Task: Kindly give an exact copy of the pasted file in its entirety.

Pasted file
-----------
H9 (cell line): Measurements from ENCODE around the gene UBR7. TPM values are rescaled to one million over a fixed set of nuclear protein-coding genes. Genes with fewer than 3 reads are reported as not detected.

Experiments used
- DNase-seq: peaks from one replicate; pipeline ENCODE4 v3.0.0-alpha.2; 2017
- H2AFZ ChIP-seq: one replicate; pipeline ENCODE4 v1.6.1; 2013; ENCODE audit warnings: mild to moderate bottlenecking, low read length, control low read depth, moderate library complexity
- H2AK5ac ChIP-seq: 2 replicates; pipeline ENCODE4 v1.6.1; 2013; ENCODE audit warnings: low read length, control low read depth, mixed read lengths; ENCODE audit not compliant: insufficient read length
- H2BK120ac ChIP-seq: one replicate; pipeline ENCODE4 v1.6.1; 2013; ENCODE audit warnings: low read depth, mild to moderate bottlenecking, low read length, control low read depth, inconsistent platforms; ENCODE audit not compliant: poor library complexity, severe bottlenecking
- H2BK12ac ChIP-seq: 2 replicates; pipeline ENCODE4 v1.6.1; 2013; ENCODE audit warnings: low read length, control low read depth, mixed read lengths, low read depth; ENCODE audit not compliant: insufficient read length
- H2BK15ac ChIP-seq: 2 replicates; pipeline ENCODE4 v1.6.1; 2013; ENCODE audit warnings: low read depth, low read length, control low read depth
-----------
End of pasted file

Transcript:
H9 (cell line): Measurements from ENCODE around the gene UBR7. TPM values are rescaled to one million over a fixed set of nuclear protein-coding genes. Genes with fewer than 3 reads are reported as not detected.

Experiments used
- DNase-seq: peaks from one replicate; pipeline ENCODE4 v3.0.0-alpha.2; 2017
- H2AFZ ChIP-seq: one replicate; pipeline ENCODE4 v1.6.1; 2013; ENCODE audit warnings: mild to moderate bottlenecking, low read length, control low read depth, moderate library complexity
- H2AK5ac ChIP-seq: 2 replicates; pipeline ENCODE4 v1.6.1; 2013; ENCODE audit warnings: low read length, control low read depth, mixed read lengths; ENCODE audit not compliant: insufficient read length
- H2BK120ac ChIP-seq: one replicate; pipeline ENCODE4 v1.6.1; 2013; ENCODE audit warnings: low read depth, mild to moderate bottlenecking, low read length, control low read depth, inconsistent platforms; ENCODE audit not compliant: poor library complexity, severe bottlenecking
- H2BK12ac ChIP-seq: 2 replicates; pipeline ENCODE4 v1.6.1; 2013; ENCODE audit warnings: low read length, control low read depth, mixed read lengths, low read depth; ENCODE audit not compliant: insufficient read length
- H2BK15ac ChIP-seq: 2 replicates; pipeline ENCODE4 v1.6.1; 2013; ENCODE audit warnings: low read depth, low read length, control low read depth